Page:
MBA, Industry Groups Request Meeting with Hochul Administration on Amendments to New York Foreclosure Law  

Last week, MBA sent a letter requesting a meeting with Gov. Kathleen Hochul’s office and the New York Department of Financial Services to discuss urgently needed amendments to Chapter 821 of the Laws of 2022. The law abrogated the well-reasoned ruling of New York’s highest court in the Freedom Mortgage v. Engel case and prohibits mortgage servicers in the state from unilaterally halting a foreclosure action and restarting the loan’s statute of limitations in order to offer homeowners all loss mitigation opportunities. FHFA joined the industry in opposing this bill, and MBA and the NYMBA urged the Governor to veto it. Although MBA had worked constructively with NYDFS for months to provide data supporting the industry’s articulate deep policy concerns and provide suggested amendments to preserve servicers’ ability work constructively with homeowners on loss mitigation options. 

  • Why it matters: This law went into effect immediately on December 30, and amendments are needed to at least limit this policy to foreclosure actions that occur prospectively from the enactment date. 
  • What’s next: MBA and NYMBA will continue to advocate on this issue and will pursue all opportunities to mitigate the problematic provisions of this law.

For more information, please contact William Kooper at (202) 557-2737 or Kobie Pruitt at (202) 557-2870.

Montana Legislature Approves Bill to Authorize MLO Remote Work, Implement CSBS Model Servicing Standards

Last week, critical changes to Montana’s mortgage policy statutes (HB-30) that have been supported by the Montana Mortgage Association were overwhelmingly approved by the Montana Senate and now await transmission to Governor Greg Gianforte. The legislation, which was approved by the House in January, would implement the model for capital, liquidity, and governance standards for nonbank servicers issued by the Conference of State Bank Supervisors that MBA helped shape. It would also codify standards for Montana-licensed mortgage loan originators to work from somewhere other than a licensed location. Significantly, the bill’s section on remote work follows the contours of MBA’s model state law and regulation.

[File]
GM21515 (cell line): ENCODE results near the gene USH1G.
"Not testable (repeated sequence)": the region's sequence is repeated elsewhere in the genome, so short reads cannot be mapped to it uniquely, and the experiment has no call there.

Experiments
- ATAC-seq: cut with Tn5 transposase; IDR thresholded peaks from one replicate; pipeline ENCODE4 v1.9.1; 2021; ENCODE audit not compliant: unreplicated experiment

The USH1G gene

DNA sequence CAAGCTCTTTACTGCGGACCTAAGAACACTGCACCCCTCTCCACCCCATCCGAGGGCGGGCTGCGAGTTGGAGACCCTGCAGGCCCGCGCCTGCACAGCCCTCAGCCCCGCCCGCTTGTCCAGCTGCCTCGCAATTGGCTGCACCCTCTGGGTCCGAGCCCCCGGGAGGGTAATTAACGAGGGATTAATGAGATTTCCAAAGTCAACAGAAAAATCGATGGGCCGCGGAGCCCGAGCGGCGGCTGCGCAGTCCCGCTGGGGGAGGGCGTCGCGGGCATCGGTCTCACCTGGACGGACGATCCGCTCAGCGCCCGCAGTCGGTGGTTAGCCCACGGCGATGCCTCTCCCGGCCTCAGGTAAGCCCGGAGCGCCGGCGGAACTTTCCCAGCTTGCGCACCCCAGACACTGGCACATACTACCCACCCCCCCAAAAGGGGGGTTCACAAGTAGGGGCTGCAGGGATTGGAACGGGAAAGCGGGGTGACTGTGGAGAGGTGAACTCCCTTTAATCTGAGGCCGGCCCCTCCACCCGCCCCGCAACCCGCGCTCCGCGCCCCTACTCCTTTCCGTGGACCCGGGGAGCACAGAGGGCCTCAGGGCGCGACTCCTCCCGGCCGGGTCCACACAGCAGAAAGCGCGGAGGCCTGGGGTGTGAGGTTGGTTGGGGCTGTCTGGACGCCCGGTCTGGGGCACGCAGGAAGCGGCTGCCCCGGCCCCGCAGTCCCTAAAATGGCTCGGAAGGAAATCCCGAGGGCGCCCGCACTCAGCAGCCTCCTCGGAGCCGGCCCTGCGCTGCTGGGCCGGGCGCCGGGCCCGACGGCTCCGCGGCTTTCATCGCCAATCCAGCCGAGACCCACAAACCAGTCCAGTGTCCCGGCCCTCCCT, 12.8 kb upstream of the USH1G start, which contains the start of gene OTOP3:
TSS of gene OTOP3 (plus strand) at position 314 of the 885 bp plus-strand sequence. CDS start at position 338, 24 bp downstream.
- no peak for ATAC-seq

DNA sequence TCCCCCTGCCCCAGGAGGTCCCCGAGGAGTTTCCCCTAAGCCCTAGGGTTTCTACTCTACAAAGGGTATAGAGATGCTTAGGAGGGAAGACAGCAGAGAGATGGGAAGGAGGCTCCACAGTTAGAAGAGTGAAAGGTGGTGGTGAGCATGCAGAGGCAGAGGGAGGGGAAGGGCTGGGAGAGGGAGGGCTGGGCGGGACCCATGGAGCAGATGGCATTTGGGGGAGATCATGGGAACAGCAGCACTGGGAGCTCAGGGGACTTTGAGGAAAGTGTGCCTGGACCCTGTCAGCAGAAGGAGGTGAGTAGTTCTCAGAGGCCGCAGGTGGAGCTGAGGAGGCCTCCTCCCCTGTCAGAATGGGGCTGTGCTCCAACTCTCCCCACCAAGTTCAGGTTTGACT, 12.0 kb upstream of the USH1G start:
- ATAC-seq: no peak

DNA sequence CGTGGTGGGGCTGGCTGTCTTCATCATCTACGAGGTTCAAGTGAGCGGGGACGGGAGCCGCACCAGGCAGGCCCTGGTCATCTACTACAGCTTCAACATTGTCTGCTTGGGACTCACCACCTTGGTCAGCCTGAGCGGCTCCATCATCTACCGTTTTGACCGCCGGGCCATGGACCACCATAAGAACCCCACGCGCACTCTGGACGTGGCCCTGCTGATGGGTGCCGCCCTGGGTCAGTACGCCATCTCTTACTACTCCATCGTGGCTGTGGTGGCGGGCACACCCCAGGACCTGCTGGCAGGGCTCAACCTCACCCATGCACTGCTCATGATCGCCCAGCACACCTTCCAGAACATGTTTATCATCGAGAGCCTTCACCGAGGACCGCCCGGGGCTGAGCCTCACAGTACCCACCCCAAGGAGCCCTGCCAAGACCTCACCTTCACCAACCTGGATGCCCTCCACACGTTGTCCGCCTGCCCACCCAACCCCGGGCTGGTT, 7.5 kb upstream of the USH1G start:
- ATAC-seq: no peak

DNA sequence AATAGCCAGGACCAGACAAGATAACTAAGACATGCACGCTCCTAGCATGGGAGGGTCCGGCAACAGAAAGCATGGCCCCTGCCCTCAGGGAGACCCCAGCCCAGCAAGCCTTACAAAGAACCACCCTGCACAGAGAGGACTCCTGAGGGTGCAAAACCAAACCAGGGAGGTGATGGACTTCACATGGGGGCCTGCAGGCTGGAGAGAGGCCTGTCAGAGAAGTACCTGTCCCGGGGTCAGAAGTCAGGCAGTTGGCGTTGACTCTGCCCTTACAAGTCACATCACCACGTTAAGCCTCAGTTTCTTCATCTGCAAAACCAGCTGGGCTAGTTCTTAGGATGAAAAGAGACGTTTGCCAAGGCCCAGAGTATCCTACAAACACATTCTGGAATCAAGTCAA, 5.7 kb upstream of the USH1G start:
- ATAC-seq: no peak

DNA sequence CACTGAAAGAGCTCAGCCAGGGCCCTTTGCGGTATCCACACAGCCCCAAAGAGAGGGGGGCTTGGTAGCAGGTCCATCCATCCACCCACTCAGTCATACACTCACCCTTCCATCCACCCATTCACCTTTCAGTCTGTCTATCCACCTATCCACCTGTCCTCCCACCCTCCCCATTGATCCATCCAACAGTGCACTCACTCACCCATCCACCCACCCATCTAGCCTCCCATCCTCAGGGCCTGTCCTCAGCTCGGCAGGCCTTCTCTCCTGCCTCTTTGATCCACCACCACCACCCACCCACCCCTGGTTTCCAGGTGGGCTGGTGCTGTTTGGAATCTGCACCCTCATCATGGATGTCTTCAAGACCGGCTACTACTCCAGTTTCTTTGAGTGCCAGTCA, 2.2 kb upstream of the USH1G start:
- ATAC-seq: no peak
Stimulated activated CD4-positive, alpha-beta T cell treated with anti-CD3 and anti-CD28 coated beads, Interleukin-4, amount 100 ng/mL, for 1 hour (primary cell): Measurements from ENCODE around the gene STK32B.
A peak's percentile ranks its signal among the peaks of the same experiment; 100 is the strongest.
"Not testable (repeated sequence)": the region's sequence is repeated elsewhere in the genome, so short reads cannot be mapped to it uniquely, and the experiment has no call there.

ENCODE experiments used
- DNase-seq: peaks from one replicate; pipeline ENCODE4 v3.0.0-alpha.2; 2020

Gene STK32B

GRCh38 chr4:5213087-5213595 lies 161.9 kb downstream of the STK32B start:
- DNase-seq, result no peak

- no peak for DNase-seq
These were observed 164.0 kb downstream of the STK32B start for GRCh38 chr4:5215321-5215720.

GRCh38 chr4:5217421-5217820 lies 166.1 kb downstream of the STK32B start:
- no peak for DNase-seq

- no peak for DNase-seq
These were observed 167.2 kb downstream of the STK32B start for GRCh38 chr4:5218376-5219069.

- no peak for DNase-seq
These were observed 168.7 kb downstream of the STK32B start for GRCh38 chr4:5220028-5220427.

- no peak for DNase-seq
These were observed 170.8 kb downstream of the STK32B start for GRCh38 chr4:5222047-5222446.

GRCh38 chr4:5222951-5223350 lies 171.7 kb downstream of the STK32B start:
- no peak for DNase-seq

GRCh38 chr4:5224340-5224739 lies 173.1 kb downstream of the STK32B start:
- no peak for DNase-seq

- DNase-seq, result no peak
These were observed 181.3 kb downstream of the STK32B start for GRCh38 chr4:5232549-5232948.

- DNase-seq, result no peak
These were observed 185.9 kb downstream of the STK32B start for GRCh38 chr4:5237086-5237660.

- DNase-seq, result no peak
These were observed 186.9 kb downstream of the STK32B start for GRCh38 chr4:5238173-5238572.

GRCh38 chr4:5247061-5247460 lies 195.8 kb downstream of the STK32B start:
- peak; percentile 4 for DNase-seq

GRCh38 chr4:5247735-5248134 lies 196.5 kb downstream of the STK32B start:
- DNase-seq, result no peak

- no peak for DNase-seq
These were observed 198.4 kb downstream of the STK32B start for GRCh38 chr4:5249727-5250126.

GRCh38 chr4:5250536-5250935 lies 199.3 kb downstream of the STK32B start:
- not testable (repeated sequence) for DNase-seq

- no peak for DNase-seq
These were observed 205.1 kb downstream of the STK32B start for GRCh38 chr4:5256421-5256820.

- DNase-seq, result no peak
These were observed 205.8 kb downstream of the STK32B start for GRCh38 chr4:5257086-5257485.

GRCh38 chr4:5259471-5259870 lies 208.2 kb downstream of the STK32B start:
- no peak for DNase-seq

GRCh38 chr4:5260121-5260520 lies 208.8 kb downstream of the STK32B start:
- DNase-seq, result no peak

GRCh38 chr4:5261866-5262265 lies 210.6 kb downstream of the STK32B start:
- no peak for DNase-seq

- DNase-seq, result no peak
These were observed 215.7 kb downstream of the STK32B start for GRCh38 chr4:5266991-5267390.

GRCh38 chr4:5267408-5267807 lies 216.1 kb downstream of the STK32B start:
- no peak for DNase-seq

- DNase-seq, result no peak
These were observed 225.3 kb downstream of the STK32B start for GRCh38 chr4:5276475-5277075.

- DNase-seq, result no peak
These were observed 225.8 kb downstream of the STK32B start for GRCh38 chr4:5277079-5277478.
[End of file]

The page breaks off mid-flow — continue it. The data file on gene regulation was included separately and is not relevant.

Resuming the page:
• Why it matters: 21 states and D.C. have enacted policies that permanently allow MLOs to work from a remote location. Adoption of the CSBS model for nonbanks helps maintain similar requirements across multiple states.
  • What’s next: MBA will continue to work with its partner state associations to support the pursuit of consistent laws and rules among state policy makers.

For more information, please contact William Kooper (202) 557-2737.

Register Today for MBA’s mPact Summit on March 7 

On March 7, mPact, MBA’s network for young professionals, will host its first mPact Summit in Plano, Texas. Join an exclusive group of young professionals from both the residential and commercial/multifamily real estate finance sectors for a day of career development and industry programming. Young professionals have selected the sessions and developed networking opportunities with senior leaders for this inaugural event. 

  • Why it matters: Event topics include developing leadership skills, learning how to navigate your career, and building and practicing networking skills. You won’t want to miss this opportunity. 
  • What’s next: Registration is capped at 100 participants and closes on February 27. Register now.

For more information, please contact Jacky Salazar at (202) 557-2746.

Upcoming MBA Education Webinars on Critical Industry Issues

MBA Education continues to deliver timely programming that covers the spectrum of challenges, obstacles and solutions pertaining to our industry. Below, please see a list of upcoming webinars – which are complimentary to MBA members:

  • Townstone Financial: Implications and Takeaways – February 14
  • Five Steps to Improve Efficiency, Compliance and Automation in Your Mortgage Operations – February 16
  • Single Family Rental Remains Resilient – February 23
  • Market Recommendations and Profitability Insights for 2023 – February 28
  • Top Commercial Mortgage Servicing Issues in 2023 – March 6
  • Responsibly Using AVMs and AI to Automate Appraisal Underwriting – March 8

MBA members can register for any of the above events and view recent webinar recordings. For more information, please contact David Upbin at (202) 557-2931.